In Celtic mythology, the ash tree – Uinsinn, pronounced ooshin - is The Tree of Life. It’s said to have roots equal in length and spread to its branches. Imagine, then, all that’s happening beneath the surface – the pull of opposites, each side reaching, stretching just as far as it can. From their struggle? A magnificent creation of beauty and light.
Ancient folklore noted the balance of three in this scenario - branches representing the gods, the trunk linked to humanity, roots entrenched in the underworld. Thus, “Everything is connected, and no action taken without widespread consequences.” It’s good to think about that in a world gone crazy. How the even the smallest acts born of ignorance or fear can begin to poison the whole. Yet, ipso facto, the opposite holds true. A loving act at the roots will strengthen the entire tree.
What if human beings were to think as trees?
Witch lore credited the ash with magical properties and witches made tea from the bark to attract their true love. They burned ash wood for prosperity, slept with the leaves under their pillows to woo prophetic dreams, and carved broomsticks from the branches.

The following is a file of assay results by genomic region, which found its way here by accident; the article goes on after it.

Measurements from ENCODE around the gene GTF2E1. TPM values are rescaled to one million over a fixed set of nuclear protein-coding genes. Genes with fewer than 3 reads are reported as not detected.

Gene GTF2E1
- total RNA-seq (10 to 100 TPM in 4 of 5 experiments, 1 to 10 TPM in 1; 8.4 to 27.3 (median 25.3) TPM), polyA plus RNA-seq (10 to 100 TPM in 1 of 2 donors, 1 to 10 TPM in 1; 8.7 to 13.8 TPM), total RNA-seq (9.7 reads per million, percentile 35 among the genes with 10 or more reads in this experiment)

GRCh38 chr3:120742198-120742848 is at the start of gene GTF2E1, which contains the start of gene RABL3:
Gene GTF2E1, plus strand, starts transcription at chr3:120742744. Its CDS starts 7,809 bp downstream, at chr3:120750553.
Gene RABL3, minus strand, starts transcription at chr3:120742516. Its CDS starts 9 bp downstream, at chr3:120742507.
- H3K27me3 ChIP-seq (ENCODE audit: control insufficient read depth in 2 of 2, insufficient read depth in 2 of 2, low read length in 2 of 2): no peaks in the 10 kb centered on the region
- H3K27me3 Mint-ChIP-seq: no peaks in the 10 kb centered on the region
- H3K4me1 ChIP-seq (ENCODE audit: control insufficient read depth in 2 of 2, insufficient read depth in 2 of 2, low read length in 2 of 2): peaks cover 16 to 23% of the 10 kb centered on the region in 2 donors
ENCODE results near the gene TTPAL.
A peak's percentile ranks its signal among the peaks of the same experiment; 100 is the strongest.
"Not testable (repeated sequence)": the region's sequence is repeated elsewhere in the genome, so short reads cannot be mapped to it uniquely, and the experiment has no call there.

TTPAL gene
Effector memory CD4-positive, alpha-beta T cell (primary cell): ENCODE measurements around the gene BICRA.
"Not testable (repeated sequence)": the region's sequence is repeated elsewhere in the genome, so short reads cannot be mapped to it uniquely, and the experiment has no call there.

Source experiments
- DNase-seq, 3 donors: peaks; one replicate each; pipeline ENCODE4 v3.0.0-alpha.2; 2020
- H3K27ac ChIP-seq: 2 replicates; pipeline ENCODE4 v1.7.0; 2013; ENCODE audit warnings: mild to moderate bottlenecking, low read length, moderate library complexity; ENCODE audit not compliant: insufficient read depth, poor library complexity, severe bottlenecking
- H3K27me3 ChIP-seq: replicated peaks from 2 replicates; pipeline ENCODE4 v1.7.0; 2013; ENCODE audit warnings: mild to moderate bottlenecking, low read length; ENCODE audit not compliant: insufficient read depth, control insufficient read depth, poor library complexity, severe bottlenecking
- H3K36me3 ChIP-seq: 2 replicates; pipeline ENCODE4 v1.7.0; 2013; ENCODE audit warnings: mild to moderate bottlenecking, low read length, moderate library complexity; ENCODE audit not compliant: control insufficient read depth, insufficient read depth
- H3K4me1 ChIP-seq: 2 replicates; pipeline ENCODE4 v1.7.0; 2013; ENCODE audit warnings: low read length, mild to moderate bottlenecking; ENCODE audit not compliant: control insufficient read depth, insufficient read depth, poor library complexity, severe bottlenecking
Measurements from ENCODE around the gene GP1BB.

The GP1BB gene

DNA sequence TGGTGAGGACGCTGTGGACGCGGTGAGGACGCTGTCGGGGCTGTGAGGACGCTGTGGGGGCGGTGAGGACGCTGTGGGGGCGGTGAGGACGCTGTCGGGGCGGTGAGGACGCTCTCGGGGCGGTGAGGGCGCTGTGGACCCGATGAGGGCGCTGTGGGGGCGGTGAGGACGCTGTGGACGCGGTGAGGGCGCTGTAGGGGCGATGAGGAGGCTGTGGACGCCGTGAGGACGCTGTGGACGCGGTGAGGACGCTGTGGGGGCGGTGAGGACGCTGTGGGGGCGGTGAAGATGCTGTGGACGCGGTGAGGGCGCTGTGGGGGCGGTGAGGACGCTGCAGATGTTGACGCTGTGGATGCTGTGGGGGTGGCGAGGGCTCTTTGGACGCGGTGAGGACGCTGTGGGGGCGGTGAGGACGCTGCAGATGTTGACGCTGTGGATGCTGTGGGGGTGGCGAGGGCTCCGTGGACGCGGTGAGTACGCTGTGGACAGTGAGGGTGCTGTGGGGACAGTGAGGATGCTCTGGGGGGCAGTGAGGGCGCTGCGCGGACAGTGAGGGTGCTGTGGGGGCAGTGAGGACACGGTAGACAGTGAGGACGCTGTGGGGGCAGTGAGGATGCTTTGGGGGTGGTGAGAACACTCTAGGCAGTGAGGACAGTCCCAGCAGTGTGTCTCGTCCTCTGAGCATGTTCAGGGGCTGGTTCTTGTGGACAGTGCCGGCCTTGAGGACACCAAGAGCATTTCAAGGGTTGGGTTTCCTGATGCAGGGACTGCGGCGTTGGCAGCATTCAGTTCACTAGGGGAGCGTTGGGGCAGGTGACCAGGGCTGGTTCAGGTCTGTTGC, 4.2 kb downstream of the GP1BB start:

Saint Patrick banished the snakes from Ireland with an ash branch and Irish emigrants to America brought pieces of ash with them as a charm against drowning
Ah, to remember our magic? What we could do!
In British folklore, the ash was credited with a range of healing properties, mostly to do with pediatric health. Newborn babies were given a teaspoon of ash sap, and ailing children were passed naked through a cleft carved in the tree. Afterwards, the cleft was bound together to heal over as the child also healed.
Imagine, in a world bereft of healers, having that gift at your fingertips, in your heart. Imagine the faith it takes to open yourself and bind other’s wounds.
And yet, here, in the midst of the lunacy we call life, is the tree. It’s no mistake that green is color of the heart chakra, which represents love, forgiveness, compassion, hope – and neither is it hard to believe that God created the tree a few days ahead of mankind.
Maybe someday we’ll catch up.
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